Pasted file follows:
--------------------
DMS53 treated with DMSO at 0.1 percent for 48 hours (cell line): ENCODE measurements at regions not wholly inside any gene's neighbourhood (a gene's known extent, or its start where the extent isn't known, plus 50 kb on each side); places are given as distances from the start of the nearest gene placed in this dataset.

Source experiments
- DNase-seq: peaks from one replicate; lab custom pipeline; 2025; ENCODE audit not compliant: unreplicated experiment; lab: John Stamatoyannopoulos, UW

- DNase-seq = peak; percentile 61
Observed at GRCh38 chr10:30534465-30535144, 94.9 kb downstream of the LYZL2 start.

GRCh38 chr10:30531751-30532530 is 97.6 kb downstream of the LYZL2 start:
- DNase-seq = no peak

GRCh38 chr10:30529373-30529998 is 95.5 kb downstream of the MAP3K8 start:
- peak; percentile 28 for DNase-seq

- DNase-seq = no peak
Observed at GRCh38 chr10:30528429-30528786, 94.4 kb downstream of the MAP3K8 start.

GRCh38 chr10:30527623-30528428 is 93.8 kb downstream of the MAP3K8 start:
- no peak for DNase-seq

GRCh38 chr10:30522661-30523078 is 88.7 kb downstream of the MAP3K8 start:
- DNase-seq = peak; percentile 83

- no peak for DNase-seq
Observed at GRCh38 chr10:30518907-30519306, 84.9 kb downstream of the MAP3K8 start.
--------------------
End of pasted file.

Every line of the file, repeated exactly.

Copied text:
DMS53 treated with DMSO at 0.1 percent for 48 hours (cell line): ENCODE measurements at regions not wholly inside any gene's neighbourhood (a gene's known extent, or its start where the extent isn't known, plus 50 kb on each side); places are given as distances from the start of the nearest gene placed in this dataset.

Source experiments
- DNase-seq: peaks from one replicate; lab custom pipeline; 2025; ENCODE audit not compliant: unreplicated experiment; lab: John Stamatoyannopoulos, UW

- DNase-seq = peak; percentile 61
Observed at GRCh38 chr10:30534465-30535144, 94.9 kb downstream of the LYZL2 start.

GRCh38 chr10:30531751-30532530 is 97.6 kb downstream of the LYZL2 start:
- DNase-seq = no peak

GRCh38 chr10:30529373-30529998 is 95.5 kb downstream of the MAP3K8 start:
- peak; percentile 28 for DNase-seq

- DNase-seq = no peak
Observed at GRCh38 chr10:30528429-30528786, 94.4 kb downstream of the MAP3K8 start.

GRCh38 chr10:30527623-30528428 is 93.8 kb downstream of the MAP3K8 start:
- no peak for DNase-seq

GRCh38 chr10:30522661-30523078 is 88.7 kb downstream of the MAP3K8 start:
- DNase-seq = peak; percentile 83

- no peak for DNase-seq
Observed at GRCh38 chr10:30518907-30519306, 84.9 kb downstream of the MAP3K8 start.